A road trip
The freedom and spontaneity of a road trip is one of the best feelings in the world, knowing that you can hit the road when you want and drive where you want without having to adhere to transport times or other travellers.
Road tripping can be a bit tougher for those in their early 20s as many car rental companies have additional costs if you’re under 25, but when you hit the sweet spot of being a confident driver in any car and country, not having to pay extra for a young driver surcharge, and still having the ability to roam freely without worrying about responsibilities back home, it’s a great place to be.
Try the van life
Taking a road trip to another level, van life is one travel style that has taken social media by storm. I bet you can picture it: cosying up in your favourite blanket, sipping a coffee as you watch the sunrise from the back window of your van parked up by the beach, set to a dreamy tune on repeat in a 15 second Tik Tok video.
While at times it might seem a bit overdone, the truth is that van life brings a whole new meaning to freedom and it’s something everyone should try at least once!
If you don’t like the idea of having to cook your stir fry on a hot plate that’s about 10cm away from your pillow in the back of a Toyota Hiace (I don’t blame you), I’d recommend upgrading from van life to motorhome life. A friend and I did an epic South Island road trip in a 6.3m 4-berth motorhome and absolutely loved it!
A cultural awakening
Most trips encompass some aspect of learning about a new culture, but planning a trip specifically focused on understanding a different way of life is something super special to experience in your younger years.
Whether you jump on an in-depth group tour to somewhere off the beaten track, participate in a formal exchange where you get to live in a totally different destination, or perhaps you want to learn more about your family’s background and choose to take a heritage trip to your homeland, a cultural adventure is good for the soul and the mind.
A group tour
Many travellers seem to have a bit of an aversion to group tours because they think they’re too touristy and don’t give you enough of an in-depth experience. Of course it depends on the specific tour, but from my group tour experiences I think that’s totally incorrect.
My first group tour was a Contiki down the East Coast of the USA when I was 20, and I still keep in contact with some people in that group ten years later. I’ve since done two more Contiki tours (Europe at 24, Southeast Asia at 27) plus two G Adventures tours in Asia, two Travel Talk tours (Jordan and Turkey), a One Life Philippines tour and a Medsailors Croatia tour all in my late 20s, and I’ve had an incredible time on every single one of them.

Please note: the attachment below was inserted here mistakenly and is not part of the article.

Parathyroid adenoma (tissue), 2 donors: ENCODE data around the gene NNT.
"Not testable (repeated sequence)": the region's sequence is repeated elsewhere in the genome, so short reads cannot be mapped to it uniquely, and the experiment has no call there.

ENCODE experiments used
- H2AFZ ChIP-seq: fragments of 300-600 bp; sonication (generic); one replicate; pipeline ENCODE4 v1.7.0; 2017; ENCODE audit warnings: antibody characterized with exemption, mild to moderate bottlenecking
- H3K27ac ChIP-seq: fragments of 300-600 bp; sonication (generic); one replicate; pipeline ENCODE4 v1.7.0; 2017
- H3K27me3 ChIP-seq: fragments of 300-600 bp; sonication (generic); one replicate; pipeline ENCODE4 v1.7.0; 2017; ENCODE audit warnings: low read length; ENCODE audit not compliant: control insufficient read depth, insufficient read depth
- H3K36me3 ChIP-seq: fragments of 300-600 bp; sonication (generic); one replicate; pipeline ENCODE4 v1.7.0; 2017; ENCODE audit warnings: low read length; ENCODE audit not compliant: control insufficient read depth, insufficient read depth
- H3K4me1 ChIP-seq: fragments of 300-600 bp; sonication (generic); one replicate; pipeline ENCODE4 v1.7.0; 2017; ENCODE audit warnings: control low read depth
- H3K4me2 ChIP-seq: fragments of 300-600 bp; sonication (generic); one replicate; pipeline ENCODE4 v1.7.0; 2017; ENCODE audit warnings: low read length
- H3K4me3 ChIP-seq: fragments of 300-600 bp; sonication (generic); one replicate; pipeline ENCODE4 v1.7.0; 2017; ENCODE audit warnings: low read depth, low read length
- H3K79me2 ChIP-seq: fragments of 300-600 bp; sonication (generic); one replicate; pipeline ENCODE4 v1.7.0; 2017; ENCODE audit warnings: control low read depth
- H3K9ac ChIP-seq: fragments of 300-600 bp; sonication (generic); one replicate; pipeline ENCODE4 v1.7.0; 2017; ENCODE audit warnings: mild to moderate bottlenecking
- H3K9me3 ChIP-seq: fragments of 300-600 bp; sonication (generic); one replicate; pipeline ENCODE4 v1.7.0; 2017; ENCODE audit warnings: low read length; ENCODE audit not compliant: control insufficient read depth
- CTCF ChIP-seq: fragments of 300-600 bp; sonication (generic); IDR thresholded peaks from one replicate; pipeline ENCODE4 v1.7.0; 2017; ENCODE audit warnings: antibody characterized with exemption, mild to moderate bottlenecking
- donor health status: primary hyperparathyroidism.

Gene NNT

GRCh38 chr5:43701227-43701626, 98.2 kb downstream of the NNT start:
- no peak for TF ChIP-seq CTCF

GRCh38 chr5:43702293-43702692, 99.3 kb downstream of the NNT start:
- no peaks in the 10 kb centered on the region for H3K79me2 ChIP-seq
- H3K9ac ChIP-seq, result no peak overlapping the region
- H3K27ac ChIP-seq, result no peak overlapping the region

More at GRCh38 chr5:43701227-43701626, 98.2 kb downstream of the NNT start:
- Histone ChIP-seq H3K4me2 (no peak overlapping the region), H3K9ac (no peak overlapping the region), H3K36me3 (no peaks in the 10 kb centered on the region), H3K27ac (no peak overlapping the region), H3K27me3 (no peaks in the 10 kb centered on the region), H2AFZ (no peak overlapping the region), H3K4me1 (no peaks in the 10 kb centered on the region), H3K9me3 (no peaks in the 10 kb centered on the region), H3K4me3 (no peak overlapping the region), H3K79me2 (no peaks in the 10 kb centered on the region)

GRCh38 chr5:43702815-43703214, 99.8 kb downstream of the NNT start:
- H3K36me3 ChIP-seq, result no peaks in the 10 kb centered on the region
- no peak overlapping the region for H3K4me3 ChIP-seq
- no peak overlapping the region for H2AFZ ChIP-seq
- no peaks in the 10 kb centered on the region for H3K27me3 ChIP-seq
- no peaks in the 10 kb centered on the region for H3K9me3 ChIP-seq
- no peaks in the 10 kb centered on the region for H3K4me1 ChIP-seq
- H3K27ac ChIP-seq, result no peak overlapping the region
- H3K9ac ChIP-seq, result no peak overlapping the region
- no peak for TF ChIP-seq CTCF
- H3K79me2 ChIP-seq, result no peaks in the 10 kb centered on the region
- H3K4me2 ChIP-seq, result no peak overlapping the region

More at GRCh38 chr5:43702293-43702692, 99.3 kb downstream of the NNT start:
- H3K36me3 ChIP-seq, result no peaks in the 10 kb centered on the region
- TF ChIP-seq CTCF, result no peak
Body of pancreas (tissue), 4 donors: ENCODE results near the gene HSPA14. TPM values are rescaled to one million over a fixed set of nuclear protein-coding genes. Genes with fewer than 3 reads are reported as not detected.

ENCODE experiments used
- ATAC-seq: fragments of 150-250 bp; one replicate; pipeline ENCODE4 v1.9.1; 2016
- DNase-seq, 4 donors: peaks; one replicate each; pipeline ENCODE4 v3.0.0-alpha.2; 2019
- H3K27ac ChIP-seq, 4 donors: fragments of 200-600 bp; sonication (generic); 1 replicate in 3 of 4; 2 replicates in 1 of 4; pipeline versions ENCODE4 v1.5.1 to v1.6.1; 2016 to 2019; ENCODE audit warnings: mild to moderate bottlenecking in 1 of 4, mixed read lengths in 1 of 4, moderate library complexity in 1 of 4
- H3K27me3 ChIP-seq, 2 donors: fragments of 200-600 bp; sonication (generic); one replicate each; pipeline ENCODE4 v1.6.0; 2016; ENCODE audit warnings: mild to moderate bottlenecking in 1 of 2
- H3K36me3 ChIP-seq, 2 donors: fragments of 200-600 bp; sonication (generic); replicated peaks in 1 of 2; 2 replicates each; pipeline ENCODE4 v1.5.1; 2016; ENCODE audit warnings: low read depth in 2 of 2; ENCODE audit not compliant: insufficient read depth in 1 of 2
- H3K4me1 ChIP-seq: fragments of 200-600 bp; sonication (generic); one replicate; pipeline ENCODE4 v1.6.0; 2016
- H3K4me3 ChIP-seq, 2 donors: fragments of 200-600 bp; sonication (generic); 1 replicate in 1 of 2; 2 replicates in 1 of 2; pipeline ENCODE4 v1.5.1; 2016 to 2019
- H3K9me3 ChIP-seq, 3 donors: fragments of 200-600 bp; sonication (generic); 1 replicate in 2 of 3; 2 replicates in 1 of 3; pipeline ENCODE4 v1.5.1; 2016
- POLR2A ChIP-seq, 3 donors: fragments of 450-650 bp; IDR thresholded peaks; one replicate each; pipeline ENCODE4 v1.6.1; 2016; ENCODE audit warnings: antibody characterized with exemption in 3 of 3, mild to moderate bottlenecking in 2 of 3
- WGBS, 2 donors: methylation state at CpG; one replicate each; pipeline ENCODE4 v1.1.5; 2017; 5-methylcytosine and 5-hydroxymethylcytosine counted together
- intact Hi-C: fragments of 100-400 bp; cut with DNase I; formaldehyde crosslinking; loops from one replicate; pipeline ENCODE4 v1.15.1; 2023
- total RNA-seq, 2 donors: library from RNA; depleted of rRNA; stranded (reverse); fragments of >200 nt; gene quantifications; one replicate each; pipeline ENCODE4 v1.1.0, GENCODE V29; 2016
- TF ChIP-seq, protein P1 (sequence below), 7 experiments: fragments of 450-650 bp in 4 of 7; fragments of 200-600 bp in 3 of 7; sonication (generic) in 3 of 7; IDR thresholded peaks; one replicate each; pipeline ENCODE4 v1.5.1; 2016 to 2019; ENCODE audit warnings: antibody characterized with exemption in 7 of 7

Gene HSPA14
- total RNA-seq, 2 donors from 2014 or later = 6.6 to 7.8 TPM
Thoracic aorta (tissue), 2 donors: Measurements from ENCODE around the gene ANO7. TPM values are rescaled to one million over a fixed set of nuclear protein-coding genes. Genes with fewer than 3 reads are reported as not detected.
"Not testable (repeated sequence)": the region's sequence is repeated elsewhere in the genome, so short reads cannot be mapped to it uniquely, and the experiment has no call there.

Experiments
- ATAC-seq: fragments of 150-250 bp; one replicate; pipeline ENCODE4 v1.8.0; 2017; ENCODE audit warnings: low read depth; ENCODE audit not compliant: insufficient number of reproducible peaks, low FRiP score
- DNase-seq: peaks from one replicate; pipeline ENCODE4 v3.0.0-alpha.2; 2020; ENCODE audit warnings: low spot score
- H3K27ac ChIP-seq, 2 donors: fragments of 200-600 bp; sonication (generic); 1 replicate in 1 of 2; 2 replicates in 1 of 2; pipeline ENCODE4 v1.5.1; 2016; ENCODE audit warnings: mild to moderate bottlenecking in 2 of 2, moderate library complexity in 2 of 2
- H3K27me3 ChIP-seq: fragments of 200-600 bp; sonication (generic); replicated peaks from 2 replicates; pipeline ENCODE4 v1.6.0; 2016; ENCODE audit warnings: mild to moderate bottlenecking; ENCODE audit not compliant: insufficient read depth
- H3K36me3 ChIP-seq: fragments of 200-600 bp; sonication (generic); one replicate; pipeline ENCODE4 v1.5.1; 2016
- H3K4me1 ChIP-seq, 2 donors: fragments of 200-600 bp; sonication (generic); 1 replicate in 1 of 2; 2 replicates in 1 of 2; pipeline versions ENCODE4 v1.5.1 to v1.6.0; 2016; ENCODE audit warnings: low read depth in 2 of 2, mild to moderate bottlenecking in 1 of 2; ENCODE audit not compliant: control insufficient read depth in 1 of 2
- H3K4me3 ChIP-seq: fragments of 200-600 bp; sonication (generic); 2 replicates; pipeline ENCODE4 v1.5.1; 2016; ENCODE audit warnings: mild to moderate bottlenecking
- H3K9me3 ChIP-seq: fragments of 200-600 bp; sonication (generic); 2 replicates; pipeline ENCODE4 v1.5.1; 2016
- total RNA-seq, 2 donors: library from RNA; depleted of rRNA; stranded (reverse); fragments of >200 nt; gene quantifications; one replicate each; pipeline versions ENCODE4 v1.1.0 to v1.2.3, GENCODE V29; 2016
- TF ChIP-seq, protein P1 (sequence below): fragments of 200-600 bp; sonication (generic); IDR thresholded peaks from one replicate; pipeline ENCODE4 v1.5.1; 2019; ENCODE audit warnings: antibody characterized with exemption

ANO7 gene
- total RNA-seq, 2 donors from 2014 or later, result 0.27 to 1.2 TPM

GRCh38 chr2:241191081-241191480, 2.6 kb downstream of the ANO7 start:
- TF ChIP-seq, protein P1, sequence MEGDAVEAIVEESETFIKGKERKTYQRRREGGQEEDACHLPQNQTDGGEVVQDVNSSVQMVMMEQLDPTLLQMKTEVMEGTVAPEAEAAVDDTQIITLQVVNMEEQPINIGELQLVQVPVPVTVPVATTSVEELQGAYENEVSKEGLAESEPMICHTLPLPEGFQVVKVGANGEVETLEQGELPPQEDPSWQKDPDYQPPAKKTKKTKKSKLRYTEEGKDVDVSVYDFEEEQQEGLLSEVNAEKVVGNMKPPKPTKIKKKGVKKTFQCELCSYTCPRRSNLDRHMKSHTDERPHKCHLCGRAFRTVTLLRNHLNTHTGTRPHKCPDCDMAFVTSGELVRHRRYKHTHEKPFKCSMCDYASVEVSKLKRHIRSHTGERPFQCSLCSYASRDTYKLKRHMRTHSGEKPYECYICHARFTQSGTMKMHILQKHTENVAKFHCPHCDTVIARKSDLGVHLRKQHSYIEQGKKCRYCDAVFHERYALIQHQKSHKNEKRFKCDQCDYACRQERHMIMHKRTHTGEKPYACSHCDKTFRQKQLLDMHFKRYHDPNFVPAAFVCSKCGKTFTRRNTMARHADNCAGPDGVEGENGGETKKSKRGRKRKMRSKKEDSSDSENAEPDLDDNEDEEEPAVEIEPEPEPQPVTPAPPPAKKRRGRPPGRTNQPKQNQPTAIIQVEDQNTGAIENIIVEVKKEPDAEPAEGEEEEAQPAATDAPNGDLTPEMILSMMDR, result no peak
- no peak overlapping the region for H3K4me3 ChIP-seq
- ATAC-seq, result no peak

If you’re confident and clued up enough to travel independently then that does open many more doors, and it *usually* means your money will go further (not always), but a group tour is perfect for young or new travellers who want security, those short on time, or anyone who is travelling solo and wants to meet like-minded travel buddies.
A festival trip
Festival travel is one for any bucket list, but planning trips around festival dates can be expensiiiiive so it can be hard to make it work once you have kids to run around after or a pricey mortgage to cover each week.
Some of the most popular festivals to add to your bucket list are Oktoberfest in Munich, Holi Festival in India, Burning Man in Nevada and Tomorrowland in Belgium.
An island hopping trip
Last but certainly not least, island hopping is another travel style that requires a bit of flexibility while having enough spending money to travel comfortably. Whether you want to go solo and join a sailing tour, or get a bunch of friends together to book out a boat, spending a week or so at sea is one of the best things you’ll ever do.
You can island hop in many places around the world depending on what type of adventure you’re looking for. There’s an awesome island hopping pass in Fiji that gives you a night at different resorts all through the Yasawa Islands, you could jump on a yacht tour in Croatia or Greece, or cruise around the paradise islands in the Caribbean.
I bet your bucket list is full now! Hopefully that list has inspired you to plan some epic adventures in your 20s (or beyond). I’d love to hear what type of travel in your 20s is most appealing to you, let me know in the comments!